It’s not my intention to stress you out, but have you developed a marketing plan before you began writing? If you thought about this while you were writing would it have changed how you wrote the content? Have you thought about your book launch before you are actually doing it? Did you want to gain sponsorships before you launch? Did you write anything in the content about your sponsor? How do they pair with your business? And how do you plan to sell your book? Are you launching with an eBook? Are you selling on Amazon, a website, and do you have a way to take payments? Is becoming a best-seller important to you? If so, do you realize all sales have to happen within a few days to gain that attention? Have you engaged an audience to support your best-seller goals for those special days? And, what format are you selling? eBook, audiobook, soft cover, hard cover? And when you are launching your book do you need to print flyers, how about postcards, banners, business cards, etc. And, when you launch are you thinking about profits on book sales or up-selling your brand, your coaching, or other services? Have you built a website? Are you set up with distributorship and if so, does your selling price account for the percentage you pay them? Can you see how many decisions have to be made? Now are you thinking that writing the book was the easy part? Many authors get here and kinda freak out because this is the point of reality check!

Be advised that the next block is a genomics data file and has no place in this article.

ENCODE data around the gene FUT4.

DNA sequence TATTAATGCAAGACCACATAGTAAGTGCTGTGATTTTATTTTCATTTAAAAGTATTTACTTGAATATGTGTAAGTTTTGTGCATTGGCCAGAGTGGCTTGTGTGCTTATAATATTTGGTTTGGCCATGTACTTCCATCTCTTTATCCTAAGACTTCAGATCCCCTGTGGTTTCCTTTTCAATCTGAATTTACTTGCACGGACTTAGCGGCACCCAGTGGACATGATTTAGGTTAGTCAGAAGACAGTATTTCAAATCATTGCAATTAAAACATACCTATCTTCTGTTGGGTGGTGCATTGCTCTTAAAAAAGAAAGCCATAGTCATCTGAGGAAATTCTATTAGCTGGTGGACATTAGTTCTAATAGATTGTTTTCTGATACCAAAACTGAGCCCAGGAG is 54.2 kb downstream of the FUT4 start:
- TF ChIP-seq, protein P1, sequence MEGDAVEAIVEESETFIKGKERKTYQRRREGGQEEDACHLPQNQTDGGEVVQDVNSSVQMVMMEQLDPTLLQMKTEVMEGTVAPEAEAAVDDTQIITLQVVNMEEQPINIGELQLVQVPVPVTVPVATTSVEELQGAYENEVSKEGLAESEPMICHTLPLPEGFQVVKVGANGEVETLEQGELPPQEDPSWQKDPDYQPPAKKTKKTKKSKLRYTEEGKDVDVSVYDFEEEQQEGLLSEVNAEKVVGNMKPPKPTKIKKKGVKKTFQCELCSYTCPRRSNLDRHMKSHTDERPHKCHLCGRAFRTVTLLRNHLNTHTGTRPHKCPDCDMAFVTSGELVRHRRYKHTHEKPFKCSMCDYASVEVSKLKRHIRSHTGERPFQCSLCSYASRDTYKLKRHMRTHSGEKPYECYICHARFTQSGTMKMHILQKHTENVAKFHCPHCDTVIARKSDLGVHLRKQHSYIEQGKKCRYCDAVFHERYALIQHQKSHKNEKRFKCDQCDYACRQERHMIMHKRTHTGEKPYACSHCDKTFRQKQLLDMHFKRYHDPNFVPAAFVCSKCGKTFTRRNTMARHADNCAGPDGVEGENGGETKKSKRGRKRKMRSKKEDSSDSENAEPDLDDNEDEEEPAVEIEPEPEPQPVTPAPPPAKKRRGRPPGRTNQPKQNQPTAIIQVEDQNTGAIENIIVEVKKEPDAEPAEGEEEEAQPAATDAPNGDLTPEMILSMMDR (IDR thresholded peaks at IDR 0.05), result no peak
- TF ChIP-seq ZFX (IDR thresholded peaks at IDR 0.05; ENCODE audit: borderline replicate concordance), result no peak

So, there’s clearly a lot to consider when you have written a book and you are sitting there ready to take it to print. This is the culmination of all the smart choices you hopefully made leading you to this moment. Is your book well-aligned, is it intentional, is it valuable, does it speak well to your brand and represent a positive image? So many authors worry - will I embarrass myself or make a mark in my field?